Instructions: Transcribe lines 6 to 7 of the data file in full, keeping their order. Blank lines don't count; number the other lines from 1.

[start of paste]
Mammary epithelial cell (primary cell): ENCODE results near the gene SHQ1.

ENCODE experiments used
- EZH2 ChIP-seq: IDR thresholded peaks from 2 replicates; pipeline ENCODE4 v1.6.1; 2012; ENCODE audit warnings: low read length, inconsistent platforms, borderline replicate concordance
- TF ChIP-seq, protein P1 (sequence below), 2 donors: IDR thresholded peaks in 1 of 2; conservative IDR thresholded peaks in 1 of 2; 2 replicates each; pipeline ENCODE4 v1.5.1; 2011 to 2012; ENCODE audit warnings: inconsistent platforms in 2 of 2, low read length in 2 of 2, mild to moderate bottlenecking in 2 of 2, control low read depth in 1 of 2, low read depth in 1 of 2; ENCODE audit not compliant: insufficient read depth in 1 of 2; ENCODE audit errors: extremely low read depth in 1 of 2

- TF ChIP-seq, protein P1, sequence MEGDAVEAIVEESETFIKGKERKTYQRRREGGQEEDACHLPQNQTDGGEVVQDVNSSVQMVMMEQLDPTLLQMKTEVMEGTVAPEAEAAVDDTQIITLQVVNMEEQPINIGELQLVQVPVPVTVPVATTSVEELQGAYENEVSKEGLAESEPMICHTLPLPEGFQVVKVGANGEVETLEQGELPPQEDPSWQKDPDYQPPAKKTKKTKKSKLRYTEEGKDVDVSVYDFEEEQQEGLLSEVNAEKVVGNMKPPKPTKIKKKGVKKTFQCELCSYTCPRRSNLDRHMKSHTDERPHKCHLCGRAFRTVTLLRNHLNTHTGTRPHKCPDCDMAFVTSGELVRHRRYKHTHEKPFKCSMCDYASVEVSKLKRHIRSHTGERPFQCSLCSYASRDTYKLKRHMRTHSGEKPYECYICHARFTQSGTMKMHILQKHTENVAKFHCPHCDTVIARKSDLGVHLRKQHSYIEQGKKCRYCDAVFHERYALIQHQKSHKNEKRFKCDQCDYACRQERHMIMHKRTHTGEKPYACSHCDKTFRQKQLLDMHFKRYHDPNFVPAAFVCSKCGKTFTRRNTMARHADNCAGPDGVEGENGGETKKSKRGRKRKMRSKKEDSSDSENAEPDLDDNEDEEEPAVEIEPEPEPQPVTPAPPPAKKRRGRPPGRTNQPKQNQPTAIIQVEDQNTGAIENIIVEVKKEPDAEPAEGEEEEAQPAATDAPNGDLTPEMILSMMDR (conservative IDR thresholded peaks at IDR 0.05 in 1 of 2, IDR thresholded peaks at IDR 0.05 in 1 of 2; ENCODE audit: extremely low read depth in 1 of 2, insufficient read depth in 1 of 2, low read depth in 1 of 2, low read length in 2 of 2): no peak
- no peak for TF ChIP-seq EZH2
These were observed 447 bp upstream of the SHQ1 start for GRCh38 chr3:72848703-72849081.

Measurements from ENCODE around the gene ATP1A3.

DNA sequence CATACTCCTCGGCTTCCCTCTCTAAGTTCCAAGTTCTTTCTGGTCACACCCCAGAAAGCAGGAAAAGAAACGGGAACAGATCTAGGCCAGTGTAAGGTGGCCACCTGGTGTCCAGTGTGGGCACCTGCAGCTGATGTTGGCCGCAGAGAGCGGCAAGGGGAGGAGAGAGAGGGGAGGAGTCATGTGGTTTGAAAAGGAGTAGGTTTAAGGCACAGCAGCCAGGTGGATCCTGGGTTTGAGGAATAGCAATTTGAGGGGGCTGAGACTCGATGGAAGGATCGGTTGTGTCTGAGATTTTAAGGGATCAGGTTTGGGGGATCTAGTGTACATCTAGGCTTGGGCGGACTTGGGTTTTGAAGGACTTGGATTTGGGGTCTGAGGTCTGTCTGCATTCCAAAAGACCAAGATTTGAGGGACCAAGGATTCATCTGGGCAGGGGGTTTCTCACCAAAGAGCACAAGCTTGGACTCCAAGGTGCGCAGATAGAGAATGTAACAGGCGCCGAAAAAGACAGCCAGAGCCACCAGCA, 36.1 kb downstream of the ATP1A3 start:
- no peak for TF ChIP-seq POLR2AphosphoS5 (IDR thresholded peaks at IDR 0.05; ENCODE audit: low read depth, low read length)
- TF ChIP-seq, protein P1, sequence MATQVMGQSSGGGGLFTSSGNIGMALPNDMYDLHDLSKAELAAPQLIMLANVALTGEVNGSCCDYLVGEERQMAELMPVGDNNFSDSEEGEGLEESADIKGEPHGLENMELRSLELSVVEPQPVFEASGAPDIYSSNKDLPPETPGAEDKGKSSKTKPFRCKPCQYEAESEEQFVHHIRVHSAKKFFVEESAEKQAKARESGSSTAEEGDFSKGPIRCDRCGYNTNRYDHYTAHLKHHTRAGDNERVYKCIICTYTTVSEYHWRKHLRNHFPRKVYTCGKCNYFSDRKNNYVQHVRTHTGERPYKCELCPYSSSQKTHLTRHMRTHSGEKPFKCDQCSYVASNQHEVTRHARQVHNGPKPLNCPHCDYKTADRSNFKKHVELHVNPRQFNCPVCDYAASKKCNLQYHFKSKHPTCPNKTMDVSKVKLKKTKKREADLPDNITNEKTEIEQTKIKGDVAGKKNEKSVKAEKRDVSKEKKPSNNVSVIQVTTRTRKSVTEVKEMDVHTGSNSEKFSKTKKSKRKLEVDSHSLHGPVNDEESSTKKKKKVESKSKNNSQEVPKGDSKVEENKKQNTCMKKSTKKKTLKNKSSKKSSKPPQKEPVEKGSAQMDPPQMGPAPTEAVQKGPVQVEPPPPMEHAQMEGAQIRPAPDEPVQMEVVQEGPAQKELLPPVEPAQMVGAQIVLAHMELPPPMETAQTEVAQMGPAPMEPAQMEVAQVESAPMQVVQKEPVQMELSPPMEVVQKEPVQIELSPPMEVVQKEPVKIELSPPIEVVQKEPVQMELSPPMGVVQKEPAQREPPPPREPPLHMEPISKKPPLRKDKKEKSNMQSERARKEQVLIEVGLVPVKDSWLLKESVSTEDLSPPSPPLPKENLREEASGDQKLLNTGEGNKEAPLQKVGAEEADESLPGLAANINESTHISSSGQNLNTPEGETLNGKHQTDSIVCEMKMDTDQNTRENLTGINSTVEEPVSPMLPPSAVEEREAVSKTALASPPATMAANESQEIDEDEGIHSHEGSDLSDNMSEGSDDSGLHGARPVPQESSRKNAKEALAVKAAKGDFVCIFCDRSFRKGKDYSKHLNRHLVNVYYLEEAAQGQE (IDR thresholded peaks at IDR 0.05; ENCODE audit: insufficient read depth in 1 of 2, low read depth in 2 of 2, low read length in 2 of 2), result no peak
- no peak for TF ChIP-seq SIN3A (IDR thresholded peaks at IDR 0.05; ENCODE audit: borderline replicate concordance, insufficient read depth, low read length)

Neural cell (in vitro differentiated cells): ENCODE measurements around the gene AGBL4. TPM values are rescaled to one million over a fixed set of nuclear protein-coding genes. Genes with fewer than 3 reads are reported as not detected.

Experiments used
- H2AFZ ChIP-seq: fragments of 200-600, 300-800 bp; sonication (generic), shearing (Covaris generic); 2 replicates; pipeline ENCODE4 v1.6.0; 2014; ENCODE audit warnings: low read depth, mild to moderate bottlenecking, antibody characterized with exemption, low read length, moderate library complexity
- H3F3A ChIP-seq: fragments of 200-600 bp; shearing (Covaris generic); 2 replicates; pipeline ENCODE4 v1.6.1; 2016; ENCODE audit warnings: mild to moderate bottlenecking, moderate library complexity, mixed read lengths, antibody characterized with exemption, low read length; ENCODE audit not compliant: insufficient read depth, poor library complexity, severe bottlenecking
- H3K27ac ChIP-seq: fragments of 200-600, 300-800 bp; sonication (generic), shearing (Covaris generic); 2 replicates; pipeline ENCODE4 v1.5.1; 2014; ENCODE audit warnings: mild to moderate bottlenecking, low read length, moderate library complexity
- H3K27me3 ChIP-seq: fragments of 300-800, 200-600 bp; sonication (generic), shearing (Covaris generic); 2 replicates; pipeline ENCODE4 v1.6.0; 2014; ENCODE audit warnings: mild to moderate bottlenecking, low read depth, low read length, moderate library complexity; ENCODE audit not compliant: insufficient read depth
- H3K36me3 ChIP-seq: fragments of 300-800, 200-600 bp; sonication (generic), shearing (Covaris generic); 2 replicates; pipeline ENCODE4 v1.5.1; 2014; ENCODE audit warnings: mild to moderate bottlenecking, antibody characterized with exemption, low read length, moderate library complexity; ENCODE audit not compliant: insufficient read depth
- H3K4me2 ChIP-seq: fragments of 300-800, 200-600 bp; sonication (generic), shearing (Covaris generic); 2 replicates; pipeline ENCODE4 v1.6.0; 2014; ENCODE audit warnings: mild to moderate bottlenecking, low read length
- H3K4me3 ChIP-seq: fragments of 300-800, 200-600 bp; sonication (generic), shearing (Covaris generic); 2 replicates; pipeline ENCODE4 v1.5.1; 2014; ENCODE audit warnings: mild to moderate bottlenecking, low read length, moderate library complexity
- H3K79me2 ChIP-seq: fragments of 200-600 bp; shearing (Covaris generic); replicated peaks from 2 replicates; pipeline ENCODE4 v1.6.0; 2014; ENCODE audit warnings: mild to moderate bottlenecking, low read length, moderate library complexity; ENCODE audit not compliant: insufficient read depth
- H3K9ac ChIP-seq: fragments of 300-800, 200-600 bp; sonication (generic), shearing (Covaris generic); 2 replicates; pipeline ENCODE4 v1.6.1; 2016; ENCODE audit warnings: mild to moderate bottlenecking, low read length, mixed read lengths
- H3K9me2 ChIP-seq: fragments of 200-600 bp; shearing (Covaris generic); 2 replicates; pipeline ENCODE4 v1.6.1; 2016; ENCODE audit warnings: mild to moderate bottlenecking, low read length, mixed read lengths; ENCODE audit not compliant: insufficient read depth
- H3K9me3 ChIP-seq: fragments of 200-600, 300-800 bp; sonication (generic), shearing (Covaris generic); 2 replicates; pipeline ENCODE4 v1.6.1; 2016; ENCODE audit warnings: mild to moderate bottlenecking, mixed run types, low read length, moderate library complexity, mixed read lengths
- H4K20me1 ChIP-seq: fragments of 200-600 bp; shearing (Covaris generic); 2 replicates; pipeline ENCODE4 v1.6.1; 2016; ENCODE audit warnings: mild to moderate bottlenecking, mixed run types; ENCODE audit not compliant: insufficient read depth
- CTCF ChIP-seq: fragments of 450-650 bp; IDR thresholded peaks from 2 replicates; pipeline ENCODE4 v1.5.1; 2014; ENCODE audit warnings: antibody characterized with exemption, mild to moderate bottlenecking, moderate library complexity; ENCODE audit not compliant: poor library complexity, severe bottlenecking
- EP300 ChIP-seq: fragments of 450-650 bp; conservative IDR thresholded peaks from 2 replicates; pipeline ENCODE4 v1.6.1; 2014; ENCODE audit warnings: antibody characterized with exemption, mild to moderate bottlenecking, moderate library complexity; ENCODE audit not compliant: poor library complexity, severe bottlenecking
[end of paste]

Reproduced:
- no peak for TF ChIP-seq EZH2
These were observed 447 bp upstream of the SHQ1 start for GRCh38 chr3:72848703-72849081.